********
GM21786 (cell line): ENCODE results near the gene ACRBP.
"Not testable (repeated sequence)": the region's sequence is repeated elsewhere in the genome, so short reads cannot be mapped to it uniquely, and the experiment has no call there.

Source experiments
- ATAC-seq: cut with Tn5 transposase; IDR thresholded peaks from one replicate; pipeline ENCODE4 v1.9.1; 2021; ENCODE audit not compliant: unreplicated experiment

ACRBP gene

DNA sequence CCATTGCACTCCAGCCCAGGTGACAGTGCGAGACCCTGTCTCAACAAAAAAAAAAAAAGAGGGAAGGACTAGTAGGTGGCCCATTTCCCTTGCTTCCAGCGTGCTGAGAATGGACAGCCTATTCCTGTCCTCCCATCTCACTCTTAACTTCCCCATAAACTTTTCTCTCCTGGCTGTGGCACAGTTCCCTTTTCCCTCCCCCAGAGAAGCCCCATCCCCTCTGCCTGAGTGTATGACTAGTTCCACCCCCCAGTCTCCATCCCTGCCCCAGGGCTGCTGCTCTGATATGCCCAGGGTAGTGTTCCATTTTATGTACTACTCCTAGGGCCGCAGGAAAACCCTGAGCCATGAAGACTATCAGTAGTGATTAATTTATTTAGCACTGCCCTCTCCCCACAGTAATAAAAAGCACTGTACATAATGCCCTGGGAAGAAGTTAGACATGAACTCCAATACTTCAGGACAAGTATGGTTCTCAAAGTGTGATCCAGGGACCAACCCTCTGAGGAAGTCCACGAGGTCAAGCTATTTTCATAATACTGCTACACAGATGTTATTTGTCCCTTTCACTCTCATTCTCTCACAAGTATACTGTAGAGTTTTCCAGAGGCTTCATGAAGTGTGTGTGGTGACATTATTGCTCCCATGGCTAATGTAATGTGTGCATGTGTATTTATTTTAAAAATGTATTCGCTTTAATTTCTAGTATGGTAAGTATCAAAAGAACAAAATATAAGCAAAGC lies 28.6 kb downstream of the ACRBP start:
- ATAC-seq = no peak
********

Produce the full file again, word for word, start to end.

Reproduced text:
GM21786 (cell line): ENCODE results near the gene ACRBP.
"Not testable (repeated sequence)": the region's sequence is repeated elsewhere in the genome, so short reads cannot be mapped to it uniquely, and the experiment has no call there.

Source experiments
- ATAC-seq: cut with Tn5 transposase; IDR thresholded peaks from one replicate; pipeline ENCODE4 v1.9.1; 2021; ENCODE audit not compliant: unreplicated experiment

ACRBP gene

DNA sequence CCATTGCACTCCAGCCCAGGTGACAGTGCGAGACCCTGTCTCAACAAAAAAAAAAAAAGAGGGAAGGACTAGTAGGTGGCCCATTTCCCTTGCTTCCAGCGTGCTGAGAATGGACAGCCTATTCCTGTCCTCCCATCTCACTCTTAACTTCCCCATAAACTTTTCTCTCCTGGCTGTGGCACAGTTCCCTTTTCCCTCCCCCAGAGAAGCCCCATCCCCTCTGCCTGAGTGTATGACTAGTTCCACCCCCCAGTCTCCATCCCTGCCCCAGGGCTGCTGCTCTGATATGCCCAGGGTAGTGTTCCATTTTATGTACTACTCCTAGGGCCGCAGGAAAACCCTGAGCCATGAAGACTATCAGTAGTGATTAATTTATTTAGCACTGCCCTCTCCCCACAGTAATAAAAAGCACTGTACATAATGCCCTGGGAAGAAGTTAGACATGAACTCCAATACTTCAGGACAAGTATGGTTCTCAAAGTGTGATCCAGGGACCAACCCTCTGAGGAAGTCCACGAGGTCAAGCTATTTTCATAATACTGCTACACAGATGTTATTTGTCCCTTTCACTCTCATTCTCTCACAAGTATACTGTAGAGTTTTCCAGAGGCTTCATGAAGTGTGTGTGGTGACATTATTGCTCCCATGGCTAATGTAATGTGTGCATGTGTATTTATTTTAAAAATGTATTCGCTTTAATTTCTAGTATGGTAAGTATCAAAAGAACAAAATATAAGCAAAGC lies 28.6 kb downstream of the ACRBP start:
- ATAC-seq = no peak